Tuesday, 15 May 2018

Education Series - Financial Statement: A Layman Overview

I will be having a talk on market outlook and investment insights, on 25 May (Fri), 730pm. I will also share stocks in my watch list, and how to structure a resilient stock portfolio. Register your attendance here

95% of investors, or my clients, shun financial statements like some kind of poison.

The truth is successful investment cant run away from Financial Statements. As Warren Buffet puts it, accounting is the language of business, presented in the form of Financial Statements. They are important documents that communicate to us investors, how well the business is doing.
But reading financial statements need not be such a painful experience. We do not need to know how statements are prepared, just like we don't have to know how a car engine works in order to drive one. With a little effort and some common sense, we can understand the gist of it, and interpret key numbers that illustrate the health of a business. 

In this article I would try to give an overview, a primer, on the Financial Statements, using plain simple English for a layman's understanding. 

Income Statement 
Think of it as a student's quarterly report card after term exam. This is the first statement an investor should look at.

This is also known as Profit and Loss Statement (P&L).

Companies sell products or services, bring in revenue (topline). In the process, it incurs expenses: raw material, machines, hardware, factory rental, marketing costs, workers salary etc. Taking away all these, gets you the earnings (bottom line). 

For those companies which require much raw materials in for goods production, the raw material cost would usually be grouped under Cost of Goods Sold. These are the expenses most directly related to production.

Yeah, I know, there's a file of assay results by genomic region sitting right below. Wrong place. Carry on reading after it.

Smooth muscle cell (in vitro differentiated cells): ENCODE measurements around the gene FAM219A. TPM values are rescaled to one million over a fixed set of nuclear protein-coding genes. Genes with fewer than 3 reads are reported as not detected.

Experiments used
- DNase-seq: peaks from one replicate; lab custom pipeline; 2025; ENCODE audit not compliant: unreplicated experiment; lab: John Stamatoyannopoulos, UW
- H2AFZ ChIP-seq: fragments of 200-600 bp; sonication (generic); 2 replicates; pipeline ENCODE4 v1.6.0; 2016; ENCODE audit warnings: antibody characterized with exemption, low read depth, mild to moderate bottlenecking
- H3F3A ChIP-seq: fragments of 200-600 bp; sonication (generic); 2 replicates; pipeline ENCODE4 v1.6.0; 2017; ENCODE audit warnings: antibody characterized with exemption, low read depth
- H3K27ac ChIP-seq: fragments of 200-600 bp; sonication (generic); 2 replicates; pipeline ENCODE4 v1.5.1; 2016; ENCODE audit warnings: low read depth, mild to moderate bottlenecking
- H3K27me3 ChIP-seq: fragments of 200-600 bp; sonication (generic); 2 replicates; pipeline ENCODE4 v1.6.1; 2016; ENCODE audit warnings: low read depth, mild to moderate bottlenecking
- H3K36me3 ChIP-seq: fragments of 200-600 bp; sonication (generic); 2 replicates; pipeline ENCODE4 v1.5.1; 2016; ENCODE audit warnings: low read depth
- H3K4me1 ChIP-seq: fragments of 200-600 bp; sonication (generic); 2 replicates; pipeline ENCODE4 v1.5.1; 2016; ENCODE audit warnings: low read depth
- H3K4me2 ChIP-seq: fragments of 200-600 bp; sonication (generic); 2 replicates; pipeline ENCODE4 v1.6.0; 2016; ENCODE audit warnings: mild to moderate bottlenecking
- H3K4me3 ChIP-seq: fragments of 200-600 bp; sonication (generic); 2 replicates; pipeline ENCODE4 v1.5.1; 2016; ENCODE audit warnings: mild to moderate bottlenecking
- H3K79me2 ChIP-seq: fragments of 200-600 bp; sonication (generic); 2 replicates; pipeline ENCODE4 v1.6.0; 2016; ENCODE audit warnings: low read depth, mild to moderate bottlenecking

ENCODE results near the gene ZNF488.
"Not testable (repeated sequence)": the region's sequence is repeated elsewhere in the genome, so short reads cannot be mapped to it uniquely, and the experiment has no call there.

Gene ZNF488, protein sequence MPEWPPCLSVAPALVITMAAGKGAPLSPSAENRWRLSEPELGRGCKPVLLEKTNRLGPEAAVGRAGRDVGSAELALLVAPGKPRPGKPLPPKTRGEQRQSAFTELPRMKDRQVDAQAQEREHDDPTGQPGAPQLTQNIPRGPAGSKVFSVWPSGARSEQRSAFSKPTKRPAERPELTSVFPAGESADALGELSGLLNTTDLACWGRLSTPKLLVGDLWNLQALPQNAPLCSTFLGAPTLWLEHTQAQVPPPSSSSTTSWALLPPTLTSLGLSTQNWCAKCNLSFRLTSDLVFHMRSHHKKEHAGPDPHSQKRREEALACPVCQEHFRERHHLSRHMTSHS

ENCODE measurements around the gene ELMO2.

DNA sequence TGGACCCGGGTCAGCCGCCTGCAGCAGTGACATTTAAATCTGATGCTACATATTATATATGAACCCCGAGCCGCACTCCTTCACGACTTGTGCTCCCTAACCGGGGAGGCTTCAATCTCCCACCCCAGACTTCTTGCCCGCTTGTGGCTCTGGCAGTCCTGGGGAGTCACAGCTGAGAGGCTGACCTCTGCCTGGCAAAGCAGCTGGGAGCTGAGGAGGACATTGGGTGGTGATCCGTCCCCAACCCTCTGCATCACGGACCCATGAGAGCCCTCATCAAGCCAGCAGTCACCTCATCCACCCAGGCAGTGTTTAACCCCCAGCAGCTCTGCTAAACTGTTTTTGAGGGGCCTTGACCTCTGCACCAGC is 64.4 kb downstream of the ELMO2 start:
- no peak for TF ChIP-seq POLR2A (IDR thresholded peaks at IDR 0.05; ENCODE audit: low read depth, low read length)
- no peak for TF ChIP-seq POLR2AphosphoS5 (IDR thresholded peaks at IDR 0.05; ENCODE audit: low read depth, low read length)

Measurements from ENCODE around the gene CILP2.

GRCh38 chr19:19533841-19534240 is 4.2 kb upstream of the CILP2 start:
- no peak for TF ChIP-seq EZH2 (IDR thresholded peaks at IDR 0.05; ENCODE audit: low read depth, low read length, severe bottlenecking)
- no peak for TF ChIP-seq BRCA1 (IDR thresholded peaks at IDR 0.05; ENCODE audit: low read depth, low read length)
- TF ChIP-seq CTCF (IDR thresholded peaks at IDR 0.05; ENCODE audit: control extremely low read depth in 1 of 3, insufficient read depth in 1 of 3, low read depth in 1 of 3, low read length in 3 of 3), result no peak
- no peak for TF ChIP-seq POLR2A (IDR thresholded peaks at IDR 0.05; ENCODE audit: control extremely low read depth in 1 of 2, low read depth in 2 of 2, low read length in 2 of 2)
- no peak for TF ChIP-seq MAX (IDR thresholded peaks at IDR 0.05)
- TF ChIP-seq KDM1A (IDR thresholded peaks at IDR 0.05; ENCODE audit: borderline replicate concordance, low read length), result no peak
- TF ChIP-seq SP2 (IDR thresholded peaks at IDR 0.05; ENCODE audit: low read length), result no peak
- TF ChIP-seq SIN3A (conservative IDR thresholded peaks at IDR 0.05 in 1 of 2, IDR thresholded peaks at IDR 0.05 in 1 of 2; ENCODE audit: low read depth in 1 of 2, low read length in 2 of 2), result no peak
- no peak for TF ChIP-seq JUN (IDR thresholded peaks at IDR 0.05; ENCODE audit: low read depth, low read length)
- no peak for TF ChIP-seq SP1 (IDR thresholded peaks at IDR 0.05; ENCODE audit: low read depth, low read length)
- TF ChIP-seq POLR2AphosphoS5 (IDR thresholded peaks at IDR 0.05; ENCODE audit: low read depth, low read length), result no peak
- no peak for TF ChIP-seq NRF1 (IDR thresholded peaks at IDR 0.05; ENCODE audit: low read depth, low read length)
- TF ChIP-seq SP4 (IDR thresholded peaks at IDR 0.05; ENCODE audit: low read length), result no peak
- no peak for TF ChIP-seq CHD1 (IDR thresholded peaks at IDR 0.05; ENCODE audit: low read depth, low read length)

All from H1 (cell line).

Other cost components that are not directly linked to production, but equally important in the company's operation, are termed as operation cost. Examples are marketing, advertising, rental, manpower.  

Sometimes a company can be huge, with many subsidiary and associates. The profit or loss of these subsidiaries are also consolidated under Income Statement. 

Balance Sheet
Think of it as a report documenting all the items in your home after a huge spring-cleaning. These items can be self-owned, or borrowed from friends.

Now apply this idea to a company. Similarly, Balance Sheet represents what the company owns and owes.

The gist of Balance Sheet is that Assets equal Equity plus Liability which is Accounting 101. It would be helpful if we think about these from the perspective of company.

As a company, you would have two sources/forms of funding to purchase all the required materials and equipment to start operation. You can either get loans from bank, or seek funding from shareholders which include individuals or other entities.

All the items bought using bank loans are liability, because technically the company does not own them. The bank does.

All items bought using shareholders' money are equity, owned by shareholders.

Putting both together, all things are assets that the company can make use of to get its business running. Thats the reason Assets always equal to Equity plus Liability - either purchased using bank loan or shareholders' money. 

Cashflow Statement
Most layman have big big question mark when it comes to Cashflow Statement. Why do we have P&L yet cashflow statement exist?  

One main reason is timing of payment or debt collection. As most of a company's business is done on credit terms, meaning customers do not pay immediately upon receiving an invoice, but instead make payment 1 mth or 3 mths later. Hence there is a time lag between recognising the revenue at point of invoicing, and receiving the payment (cash inflow) 3 mths later.

There are many other reasons but they are not within the scope of this article. And I would not want to bore readers with accounting terms. 

So the cashflow statement aims to provide a more accurate picture to the health of a company, from the cashflow perspective. After all, cash is king. 

What we should pay attention to in the Cashflow Statement is the Net Cashflow from Operations, ie actual amount of cash that company brings in through its day-to-day operating activities.

There are other parts such as Net Cashflow from Investing and Financing. Lets leave them for future pieces when we delve deep into each statements. 

There you go. a very brief but layman description of the three Financial Statements.


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